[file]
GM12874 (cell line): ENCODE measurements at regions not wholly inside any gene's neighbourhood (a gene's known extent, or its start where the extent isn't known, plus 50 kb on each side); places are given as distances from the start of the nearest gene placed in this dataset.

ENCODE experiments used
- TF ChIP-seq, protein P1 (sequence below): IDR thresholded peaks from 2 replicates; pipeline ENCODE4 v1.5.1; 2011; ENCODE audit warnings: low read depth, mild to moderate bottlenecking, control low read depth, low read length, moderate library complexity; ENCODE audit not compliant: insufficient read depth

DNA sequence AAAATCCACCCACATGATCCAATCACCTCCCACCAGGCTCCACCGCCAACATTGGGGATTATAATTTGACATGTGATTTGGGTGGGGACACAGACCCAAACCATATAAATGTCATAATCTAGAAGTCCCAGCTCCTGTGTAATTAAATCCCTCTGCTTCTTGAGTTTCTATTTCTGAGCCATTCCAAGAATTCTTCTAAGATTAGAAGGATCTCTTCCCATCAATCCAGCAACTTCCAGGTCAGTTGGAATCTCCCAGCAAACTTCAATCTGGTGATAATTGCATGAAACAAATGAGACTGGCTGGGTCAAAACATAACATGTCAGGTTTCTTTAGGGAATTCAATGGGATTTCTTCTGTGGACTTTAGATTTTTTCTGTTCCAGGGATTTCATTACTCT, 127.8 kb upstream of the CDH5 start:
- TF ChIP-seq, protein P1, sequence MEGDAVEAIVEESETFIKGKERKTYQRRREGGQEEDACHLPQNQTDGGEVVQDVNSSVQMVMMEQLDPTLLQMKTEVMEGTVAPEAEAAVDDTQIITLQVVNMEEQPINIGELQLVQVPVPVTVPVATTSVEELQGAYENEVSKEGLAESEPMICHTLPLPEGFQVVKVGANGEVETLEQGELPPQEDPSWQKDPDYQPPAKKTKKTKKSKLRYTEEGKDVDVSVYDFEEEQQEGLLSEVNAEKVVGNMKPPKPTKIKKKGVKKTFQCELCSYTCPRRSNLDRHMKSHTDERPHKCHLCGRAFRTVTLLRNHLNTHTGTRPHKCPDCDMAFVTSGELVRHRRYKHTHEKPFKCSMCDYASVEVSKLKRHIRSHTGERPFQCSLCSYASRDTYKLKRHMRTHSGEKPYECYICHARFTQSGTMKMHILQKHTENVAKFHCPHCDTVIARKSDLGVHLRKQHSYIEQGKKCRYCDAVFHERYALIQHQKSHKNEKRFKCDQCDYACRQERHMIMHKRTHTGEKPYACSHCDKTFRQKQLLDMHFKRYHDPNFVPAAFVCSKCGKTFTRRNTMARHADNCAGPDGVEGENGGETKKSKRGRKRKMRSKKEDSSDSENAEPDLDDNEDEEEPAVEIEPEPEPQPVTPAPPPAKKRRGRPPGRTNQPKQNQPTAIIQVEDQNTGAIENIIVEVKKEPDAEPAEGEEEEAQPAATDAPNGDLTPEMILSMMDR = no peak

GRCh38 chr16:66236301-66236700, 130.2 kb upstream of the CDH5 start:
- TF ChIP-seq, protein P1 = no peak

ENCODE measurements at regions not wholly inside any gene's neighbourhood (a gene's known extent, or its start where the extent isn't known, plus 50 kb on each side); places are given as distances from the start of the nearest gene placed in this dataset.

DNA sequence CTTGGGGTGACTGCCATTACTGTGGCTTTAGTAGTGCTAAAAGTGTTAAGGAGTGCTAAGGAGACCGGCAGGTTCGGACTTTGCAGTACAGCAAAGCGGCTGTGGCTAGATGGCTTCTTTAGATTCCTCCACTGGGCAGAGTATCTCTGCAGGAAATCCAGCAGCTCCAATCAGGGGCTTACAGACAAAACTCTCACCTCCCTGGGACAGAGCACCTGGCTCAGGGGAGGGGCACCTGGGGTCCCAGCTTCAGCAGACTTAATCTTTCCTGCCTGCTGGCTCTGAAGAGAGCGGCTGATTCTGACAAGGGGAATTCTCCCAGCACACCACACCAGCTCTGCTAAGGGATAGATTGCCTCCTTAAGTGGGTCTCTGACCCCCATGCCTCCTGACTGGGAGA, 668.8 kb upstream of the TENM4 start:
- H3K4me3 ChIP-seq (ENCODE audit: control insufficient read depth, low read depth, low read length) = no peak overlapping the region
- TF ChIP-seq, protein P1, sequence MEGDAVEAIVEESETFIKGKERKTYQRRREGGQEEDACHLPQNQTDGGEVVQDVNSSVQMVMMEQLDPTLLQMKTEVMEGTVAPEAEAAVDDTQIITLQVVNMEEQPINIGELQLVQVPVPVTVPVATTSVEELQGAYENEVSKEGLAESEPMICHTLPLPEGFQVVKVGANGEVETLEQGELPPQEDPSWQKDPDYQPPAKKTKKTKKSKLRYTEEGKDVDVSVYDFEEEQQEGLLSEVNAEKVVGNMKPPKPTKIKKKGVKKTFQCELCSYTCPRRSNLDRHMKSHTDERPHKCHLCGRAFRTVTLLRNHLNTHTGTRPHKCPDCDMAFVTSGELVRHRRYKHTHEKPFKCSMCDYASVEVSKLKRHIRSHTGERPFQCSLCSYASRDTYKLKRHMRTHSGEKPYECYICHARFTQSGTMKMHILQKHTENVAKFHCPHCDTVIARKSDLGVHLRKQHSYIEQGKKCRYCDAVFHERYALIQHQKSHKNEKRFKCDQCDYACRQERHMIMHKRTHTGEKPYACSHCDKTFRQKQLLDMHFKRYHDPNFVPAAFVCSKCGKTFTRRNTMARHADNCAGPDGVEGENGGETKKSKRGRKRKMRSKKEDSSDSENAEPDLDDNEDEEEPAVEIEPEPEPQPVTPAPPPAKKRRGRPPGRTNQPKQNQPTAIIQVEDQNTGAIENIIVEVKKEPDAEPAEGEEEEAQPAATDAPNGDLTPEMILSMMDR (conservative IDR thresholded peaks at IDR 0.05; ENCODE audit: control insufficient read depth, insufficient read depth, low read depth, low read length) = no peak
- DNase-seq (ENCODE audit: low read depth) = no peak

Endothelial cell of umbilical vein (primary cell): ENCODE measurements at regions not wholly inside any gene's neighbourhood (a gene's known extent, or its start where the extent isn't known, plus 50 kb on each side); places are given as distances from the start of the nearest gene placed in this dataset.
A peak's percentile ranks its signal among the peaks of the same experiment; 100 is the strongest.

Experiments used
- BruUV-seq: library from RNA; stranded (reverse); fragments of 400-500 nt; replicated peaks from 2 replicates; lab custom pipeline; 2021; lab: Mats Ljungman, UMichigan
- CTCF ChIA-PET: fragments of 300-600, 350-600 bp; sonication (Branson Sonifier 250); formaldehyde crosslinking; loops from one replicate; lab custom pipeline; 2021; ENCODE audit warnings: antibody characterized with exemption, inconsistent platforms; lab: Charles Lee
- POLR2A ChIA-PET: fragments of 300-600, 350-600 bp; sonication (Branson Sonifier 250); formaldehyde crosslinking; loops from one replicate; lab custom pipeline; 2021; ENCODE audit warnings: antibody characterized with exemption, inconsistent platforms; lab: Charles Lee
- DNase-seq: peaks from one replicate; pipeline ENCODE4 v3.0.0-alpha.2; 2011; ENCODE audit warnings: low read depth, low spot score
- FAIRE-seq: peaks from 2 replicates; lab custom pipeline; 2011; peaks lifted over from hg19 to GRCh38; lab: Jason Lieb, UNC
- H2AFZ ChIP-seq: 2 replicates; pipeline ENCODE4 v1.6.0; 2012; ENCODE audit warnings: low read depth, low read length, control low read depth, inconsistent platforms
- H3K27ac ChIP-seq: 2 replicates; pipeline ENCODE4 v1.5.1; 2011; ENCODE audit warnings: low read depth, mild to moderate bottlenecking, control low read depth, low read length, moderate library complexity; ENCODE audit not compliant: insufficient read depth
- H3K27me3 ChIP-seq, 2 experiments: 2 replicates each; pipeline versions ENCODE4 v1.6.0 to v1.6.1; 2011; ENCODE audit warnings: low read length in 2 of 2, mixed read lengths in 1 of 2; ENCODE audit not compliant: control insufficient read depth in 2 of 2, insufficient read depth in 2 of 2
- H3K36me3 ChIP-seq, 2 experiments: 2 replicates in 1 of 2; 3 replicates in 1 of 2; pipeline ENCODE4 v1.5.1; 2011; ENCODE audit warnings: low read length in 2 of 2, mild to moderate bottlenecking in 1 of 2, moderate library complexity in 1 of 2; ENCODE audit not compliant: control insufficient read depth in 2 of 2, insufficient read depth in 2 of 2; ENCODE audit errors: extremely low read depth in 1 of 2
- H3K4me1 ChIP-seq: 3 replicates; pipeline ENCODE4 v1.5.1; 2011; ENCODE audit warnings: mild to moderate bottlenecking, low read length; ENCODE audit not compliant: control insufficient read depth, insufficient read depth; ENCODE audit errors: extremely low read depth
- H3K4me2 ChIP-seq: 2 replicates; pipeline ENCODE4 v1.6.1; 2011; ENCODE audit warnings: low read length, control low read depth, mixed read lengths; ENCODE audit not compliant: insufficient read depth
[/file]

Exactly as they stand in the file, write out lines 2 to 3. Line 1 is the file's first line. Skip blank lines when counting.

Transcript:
ENCODE experiments used
- TF ChIP-seq, protein P1 (sequence below): IDR thresholded peaks from 2 replicates; pipeline ENCODE4 v1.5.1; 2011; ENCODE audit warnings: low read depth, mild to moderate bottlenecking, control low read depth, low read length, moderate library complexity; ENCODE audit not compliant: insufficient read depth